In an interview at Food Safety News, Temple Grandin proposes putting live video from every slaughterhouse in the country on the internet:
I’m at the point where I want the industry to take all the mystery out of things. Some of the companies have video auditing and that’s good… but put a live feed out to the internet so anybody can look. What have we got to hide?
This would be a sea change for both the meat processing industry and consumers. I wonder what level of interest there is in doing this among meat processors. One might be tempted to think the large corporations would be opposed and small, local companies would be supportive since they have a better reputation with many consumers. But Dr. Grandin says neither reputation is necessarily deserved:
Ironically, most of the big plants that are audited by McDonald’s and places like that, I’m not going to say they’re perfect, but an atrocity like this last video with the pitchforks in the udder, you’re not going to see anything like that.
What I get concerned about is the little local places that are not being audited. I’ve been involved in working with and training auditors for big plants and small plants…for the big plants the audits started 10 years ago, in 1999. The little plants, there was a five year delay for them. The big plants were just horrible when we first started and then when we walked into some of these little plants they were just as horrid. The thing I have found about little plants, they’re either really good or really bad. There’s like no middle road. It’s so dependent on the attitude of the manager.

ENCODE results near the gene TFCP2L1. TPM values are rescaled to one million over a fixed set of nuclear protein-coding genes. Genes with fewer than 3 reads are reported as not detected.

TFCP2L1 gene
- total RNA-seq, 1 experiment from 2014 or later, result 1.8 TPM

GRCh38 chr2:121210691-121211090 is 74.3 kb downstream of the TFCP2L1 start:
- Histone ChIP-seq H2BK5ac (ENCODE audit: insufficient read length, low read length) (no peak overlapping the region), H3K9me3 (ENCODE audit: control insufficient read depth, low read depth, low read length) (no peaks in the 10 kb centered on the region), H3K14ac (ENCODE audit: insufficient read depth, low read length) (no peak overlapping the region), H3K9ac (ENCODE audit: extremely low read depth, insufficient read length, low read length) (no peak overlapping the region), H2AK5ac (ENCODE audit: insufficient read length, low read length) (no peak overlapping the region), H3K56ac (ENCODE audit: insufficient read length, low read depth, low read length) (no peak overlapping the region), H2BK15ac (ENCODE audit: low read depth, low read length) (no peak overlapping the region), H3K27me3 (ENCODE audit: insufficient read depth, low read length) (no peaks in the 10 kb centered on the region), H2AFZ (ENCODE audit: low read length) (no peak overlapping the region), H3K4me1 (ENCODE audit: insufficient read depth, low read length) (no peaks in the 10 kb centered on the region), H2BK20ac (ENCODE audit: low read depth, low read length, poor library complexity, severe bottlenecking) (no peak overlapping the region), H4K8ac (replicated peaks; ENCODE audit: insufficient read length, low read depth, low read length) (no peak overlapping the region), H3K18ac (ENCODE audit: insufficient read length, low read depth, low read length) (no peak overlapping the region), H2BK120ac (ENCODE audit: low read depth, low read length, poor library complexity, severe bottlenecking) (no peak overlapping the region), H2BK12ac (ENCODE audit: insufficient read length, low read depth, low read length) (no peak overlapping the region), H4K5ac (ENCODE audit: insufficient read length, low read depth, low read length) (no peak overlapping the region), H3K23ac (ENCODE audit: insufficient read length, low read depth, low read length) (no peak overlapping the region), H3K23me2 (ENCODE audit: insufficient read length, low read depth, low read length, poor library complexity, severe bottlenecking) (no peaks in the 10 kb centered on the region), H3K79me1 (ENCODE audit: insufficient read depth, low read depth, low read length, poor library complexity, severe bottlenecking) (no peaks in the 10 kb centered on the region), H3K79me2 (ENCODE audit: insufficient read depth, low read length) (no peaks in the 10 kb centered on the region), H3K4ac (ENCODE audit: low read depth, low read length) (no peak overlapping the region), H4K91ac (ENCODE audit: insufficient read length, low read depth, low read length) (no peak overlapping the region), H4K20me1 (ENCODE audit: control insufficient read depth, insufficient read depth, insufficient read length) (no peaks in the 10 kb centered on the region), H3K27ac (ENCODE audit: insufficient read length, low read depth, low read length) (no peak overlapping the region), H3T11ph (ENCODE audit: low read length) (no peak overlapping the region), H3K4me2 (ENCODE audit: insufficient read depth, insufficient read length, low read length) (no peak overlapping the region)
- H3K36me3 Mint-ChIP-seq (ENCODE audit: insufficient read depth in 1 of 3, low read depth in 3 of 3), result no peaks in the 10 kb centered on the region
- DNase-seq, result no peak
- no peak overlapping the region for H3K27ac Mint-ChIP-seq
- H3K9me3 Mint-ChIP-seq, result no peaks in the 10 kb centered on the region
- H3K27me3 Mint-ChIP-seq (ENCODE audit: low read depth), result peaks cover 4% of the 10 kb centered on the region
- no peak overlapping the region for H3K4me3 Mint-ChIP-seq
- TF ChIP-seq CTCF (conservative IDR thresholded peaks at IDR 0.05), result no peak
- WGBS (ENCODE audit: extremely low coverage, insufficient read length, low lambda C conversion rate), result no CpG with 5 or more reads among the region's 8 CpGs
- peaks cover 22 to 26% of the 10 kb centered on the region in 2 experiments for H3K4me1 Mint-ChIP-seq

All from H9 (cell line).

It’s the big plants that started [paying attention to humane handling], let’s give them some credit where they need some credit. The big plants started the animal welfare conference, we’ve had that welfare conference for over 10 years. They’ve become more and more conscious of this. Cargill has been a real leader, they’ve put video auditing in all their pork and beef plants. They’ve been a total leader in that. It’s audited over the internet by third party auditors.
So for Cargill at least, the leap to making that video accessible to the public wouldn’t be a huge one, technologically speaking. But in terms of changing the game and giving consumers the opportunity to make informed decisions without having to rely solely on secretly filmed video snippets posted by animal rights groups – it would be giant.
How would you feel about meat processing plants having live video feeds on the internet? Would you watch in order to decide which companies’ standards and practices are acceptable to you as a consumer?